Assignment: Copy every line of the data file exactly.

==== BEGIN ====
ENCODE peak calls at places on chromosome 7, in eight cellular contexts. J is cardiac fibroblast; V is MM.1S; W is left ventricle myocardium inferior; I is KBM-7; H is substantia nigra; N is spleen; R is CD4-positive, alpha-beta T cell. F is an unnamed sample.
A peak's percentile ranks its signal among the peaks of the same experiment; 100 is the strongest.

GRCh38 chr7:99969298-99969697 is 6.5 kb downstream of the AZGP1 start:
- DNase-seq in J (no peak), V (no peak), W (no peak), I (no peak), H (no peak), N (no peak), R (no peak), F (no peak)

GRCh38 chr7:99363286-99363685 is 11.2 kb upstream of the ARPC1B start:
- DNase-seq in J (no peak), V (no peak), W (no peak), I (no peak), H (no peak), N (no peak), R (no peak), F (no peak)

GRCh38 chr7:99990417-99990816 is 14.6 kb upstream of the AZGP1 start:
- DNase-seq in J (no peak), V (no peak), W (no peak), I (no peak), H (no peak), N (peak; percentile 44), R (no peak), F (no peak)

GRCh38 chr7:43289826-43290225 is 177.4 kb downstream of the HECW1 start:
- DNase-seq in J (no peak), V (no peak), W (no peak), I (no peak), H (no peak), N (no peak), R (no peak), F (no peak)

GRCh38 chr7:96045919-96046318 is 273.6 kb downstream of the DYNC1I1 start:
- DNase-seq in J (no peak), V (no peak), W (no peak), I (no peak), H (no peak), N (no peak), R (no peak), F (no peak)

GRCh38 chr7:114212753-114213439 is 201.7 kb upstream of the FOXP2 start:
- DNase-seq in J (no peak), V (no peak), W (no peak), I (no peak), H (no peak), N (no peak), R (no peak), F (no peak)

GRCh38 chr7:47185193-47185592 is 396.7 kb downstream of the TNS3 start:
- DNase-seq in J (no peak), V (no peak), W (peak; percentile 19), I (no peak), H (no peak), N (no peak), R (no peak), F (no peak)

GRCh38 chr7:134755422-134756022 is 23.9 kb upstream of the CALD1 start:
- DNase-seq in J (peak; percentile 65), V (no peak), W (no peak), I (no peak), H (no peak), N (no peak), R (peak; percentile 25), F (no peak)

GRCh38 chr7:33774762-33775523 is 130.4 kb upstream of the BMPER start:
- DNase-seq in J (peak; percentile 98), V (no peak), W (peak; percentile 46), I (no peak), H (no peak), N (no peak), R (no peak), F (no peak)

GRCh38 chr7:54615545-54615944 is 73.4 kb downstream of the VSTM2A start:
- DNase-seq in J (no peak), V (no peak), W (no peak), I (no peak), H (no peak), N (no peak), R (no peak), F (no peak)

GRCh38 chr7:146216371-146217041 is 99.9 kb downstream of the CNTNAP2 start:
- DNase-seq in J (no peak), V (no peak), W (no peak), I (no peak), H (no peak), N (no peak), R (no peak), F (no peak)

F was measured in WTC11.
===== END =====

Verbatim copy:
ENCODE peak calls at places on chromosome 7, in eight cellular contexts. J is cardiac fibroblast; V is MM.1S; W is left ventricle myocardium inferior; I is KBM-7; H is substantia nigra; N is spleen; R is CD4-positive, alpha-beta T cell. F is an unnamed sample.
A peak's percentile ranks its signal among the peaks of the same experiment; 100 is the strongest.

GRCh38 chr7:99969298-99969697 is 6.5 kb downstream of the AZGP1 start:
- DNase-seq in J (no peak), V (no peak), W (no peak), I (no peak), H (no peak), N (no peak), R (no peak), F (no peak)

GRCh38 chr7:99363286-99363685 is 11.2 kb upstream of the ARPC1B start:
- DNase-seq in J (no peak), V (no peak), W (no peak), I (no peak), H (no peak), N (no peak), R (no peak), F (no peak)

GRCh38 chr7:99990417-99990816 is 14.6 kb upstream of the AZGP1 start:
- DNase-seq in J (no peak), V (no peak), W (no peak), I (no peak), H (no peak), N (peak; percentile 44), R (no peak), F (no peak)

GRCh38 chr7:43289826-43290225 is 177.4 kb downstream of the HECW1 start:
- DNase-seq in J (no peak), V (no peak), W (no peak), I (no peak), H (no peak), N (no peak), R (no peak), F (no peak)

GRCh38 chr7:96045919-96046318 is 273.6 kb downstream of the DYNC1I1 start:
- DNase-seq in J (no peak), V (no peak), W (no peak), I (no peak), H (no peak), N (no peak), R (no peak), F (no peak)

GRCh38 chr7:114212753-114213439 is 201.7 kb upstream of the FOXP2 start:
- DNase-seq in J (no peak), V (no peak), W (no peak), I (no peak), H (no peak), N (no peak), R (no peak), F (no peak)

GRCh38 chr7:47185193-47185592 is 396.7 kb downstream of the TNS3 start:
- DNase-seq in J (no peak), V (no peak), W (peak; percentile 19), I (no peak), H (no peak), N (no peak), R (no peak), F (no peak)

GRCh38 chr7:134755422-134756022 is 23.9 kb upstream of the CALD1 start:
- DNase-seq in J (peak; percentile 65), V (no peak), W (no peak), I (no peak), H (no peak), N (no peak), R (peak; percentile 25), F (no peak)

GRCh38 chr7:33774762-33775523 is 130.4 kb upstream of the BMPER start:
- DNase-seq in J (peak; percentile 98), V (no peak), W (peak; percentile 46), I (no peak), H (no peak), N (no peak), R (no peak), F (no peak)

GRCh38 chr7:54615545-54615944 is 73.4 kb downstream of the VSTM2A start:
- DNase-seq in J (no peak), V (no peak), W (no peak), I (no peak), H (no peak), N (no peak), R (no peak), F (no peak)

GRCh38 chr7:146216371-146217041 is 99.9 kb downstream of the CNTNAP2 start:
- DNase-seq in J (no peak), V (no peak), W (no peak), I (no peak), H (no peak), N (no peak), R (no peak), F (no peak)

F was measured in WTC11.